Christina Pearl Morrow (center) was honored as the Miss Juneteenth essay contest winner at a Morrow City Council meeting Tuesday. Credit: Elena Hubert

The Morrow City Council voted Tuesday to make Juneteenth a permanent paid city holiday. 

Councilwoman Dorothy Dean got choked up when speaking on the recognition. 

“Recognizing Juneteenth holiday is very close to my heart…” Dean said. “It’s something that—I get a little emotional—I appreciate.”

The council had approved Juneteenth as a city holiday in 2021, but just for that year.

The city wanted to celebrate the heritage of Morrow’s African American residents by recognizing the holiday, according to the resolution text.

Juneteenth commemorates the day that the practice of slavery in the U.S. was ended: June 19, 1865. On that day, Union soldiers informed enslaved Blacks in Galveston, TX that President Abraham Lincoln had freed them two years earlier in the Emancipation Proclamation.

Christina Pearl Cooper was recognized at the meeting as the winner of the “Miss Juneteenth” essay contest. She and Mr. Juneteenth were crowned at Morrow’s second annual Juneteenth Festival on June 11.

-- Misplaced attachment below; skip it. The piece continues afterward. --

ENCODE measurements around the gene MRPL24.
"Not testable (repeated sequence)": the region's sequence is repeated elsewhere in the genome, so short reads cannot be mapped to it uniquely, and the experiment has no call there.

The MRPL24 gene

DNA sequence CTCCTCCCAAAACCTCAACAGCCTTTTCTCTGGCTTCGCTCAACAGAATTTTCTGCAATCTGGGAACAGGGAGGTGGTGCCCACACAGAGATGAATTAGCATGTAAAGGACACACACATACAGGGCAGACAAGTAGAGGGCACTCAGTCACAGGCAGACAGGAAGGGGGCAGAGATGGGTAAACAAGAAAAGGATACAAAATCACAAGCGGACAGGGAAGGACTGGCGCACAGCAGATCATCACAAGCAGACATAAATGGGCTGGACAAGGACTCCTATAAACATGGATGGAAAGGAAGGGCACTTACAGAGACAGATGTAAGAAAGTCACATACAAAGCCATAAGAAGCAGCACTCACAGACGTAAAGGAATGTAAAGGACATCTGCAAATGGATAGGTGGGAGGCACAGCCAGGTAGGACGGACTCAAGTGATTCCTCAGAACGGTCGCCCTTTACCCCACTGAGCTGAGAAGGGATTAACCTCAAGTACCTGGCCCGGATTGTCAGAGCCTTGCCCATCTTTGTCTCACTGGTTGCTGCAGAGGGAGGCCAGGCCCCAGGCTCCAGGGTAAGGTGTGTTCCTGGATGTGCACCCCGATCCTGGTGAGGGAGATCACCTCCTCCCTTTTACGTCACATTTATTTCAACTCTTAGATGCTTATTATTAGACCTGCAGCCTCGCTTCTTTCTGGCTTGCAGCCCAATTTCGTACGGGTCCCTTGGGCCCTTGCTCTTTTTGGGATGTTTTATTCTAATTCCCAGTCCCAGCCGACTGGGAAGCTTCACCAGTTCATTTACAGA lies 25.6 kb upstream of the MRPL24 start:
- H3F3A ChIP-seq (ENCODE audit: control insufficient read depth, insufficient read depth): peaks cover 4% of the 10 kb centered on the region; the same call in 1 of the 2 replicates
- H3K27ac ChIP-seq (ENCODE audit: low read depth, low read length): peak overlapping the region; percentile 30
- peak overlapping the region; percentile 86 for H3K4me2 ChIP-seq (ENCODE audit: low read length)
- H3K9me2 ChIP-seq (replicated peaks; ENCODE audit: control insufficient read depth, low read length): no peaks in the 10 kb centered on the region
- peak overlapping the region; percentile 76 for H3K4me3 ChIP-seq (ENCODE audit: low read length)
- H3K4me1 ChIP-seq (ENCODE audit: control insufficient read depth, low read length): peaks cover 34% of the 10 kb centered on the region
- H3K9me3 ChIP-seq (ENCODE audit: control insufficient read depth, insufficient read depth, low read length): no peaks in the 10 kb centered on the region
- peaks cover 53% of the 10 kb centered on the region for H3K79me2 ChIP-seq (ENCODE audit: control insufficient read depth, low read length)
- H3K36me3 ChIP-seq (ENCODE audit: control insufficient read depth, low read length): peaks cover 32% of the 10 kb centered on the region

Cooper touched on the thought behind her winning essay in a speech.

Watch her speech here:

YouTube video

“I really took time to think about what I wanted to write down,” Cooper said. “I think it’s a very important subject: what Juneteenth is and what it means to not only the current generations but the new generations that will come.” 

Mayor Pro Tem Renee Saunders Knight said the mission of the essay contest was to encourage creativity and elevate youth perspectives on Juneteenth.

“When you see young people doing wonderful and great things, it truly gives you hope to know that there are some young folks out there that are really paying attention,” Saunders Knight said. “We just have to show up for them and applaud them.”

Elena Hubert is an intern with The Clayton Crescent. She is a journalism student at Northwestern University in Evanston, IL.

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